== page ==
[blockquote1]Tina Stout, a BlueSky Change Management Consultant, provides her take on why organizational and culture change is so difficult. As she points out, changing a company’s culture takes commitment from every single person.[/blockquote1]
Have you ever tried to juggle? It’s not that hard to toss up one ball, but when you throw in two or three, things get tricky. What if each of the balls had a mind of their own? Change is hard because organizations are made up of individuals. Changing one person’s behavior can be challenging; it’s no wonder that changing a whole organization is hard.
Let’s start with getting one ball up, or getting one individual to change. Years of behavioral research shows that people simplify their surroundings. They like to find something that works and stick with it so that their attention is available. Even changing something like the route you take home from work illustrates this. First of all, there had better be a good reason for the change. You’d want to know why and a simple “because I said so” isn’t going to work. You would want to know what’s involved and you may be a little concerned about time or getting lost. But most importantly, you’d want to trust the source trying to get you to change. Ultimately the decision to change is up to you, the individual, and it‘s uncomfortable.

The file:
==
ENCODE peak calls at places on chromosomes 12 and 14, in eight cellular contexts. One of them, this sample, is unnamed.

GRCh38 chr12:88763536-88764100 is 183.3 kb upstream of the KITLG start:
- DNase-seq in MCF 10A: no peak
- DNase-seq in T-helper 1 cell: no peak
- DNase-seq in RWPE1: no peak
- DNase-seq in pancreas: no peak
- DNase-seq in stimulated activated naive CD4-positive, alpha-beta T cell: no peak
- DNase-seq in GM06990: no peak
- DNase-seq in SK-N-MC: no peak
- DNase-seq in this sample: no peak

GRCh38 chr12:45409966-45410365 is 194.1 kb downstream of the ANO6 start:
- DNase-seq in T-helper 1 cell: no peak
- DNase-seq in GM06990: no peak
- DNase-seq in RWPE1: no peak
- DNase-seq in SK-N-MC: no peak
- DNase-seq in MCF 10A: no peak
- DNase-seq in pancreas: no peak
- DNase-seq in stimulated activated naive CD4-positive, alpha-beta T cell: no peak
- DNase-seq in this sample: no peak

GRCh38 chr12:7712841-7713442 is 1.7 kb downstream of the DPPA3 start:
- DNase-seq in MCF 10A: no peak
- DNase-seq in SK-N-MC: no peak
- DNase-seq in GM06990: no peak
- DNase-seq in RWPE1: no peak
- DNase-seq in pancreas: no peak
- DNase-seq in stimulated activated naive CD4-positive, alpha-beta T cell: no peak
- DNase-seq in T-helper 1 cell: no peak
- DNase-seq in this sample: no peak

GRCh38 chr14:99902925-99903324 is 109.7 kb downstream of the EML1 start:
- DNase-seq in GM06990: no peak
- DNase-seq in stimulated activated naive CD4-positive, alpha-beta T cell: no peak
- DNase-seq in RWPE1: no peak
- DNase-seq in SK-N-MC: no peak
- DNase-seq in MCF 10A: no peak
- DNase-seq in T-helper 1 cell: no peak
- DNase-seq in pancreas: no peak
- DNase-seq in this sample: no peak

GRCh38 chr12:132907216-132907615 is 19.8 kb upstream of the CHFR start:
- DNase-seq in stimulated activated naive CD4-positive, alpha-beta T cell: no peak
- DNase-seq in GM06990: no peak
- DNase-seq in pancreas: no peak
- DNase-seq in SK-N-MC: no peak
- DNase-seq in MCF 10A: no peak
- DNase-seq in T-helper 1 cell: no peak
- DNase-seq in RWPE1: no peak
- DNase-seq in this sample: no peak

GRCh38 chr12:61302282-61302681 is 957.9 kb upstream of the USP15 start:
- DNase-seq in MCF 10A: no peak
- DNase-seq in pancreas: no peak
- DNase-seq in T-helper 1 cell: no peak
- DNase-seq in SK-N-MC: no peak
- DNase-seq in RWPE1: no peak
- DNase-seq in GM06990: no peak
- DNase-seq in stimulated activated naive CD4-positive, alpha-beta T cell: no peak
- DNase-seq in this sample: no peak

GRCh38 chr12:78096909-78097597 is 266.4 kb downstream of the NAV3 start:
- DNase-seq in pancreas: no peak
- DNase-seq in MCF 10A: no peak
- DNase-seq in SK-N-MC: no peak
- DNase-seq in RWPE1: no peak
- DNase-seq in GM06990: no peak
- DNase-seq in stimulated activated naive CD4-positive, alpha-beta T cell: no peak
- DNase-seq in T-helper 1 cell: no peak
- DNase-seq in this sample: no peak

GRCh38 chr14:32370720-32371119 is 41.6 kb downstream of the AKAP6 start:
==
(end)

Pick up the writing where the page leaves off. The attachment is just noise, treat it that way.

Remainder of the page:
Now add in the complexity of multiple individuals in an organization and the various factors in their workday. There are reporting relationships, responsibilities, capabilities, processes, tools, recognition and the little thing that ties everything together: culture. There may also be multiple projects at play. Working with this complexity reminds me of a scene from the movie “Evan Almighty,” a modern day Noah’s Ark. The main character sits in front of a huge fish tank and all of the fish flock behind him. He moves to the other side of the tank and the fish follow him there. If only it were that easy.
It is hard to understand and orchestrate this complexity. A lot of questions must be asked and answered in a systematic way. Different divisions, sites, and countries may vary greatly. And if you want the individuals to hear you and believe in the need for change, you have to listen and understand their current reality and how far they need to go. You also need to understand and build all of the organizational characteristics to nurture and support their success along the way.
And you aren’t the juggler. Every official and unofficial leader has to join in the effort. Research shows that when employees have an opportunity to be part of a change they are more likely to commit. I’ve seen this at many clients, but one where we established Business Readiness Managers really stays with me. The managers took ownership of a road map with different checkpoints and requirements to move forward. Their appreciation for potential challenges and dedication to the success for their business area was inspiring, and it worked!
Change is hard because you are dealing with the complexity of individuals, but in the end, it’s the individuals that make it happen.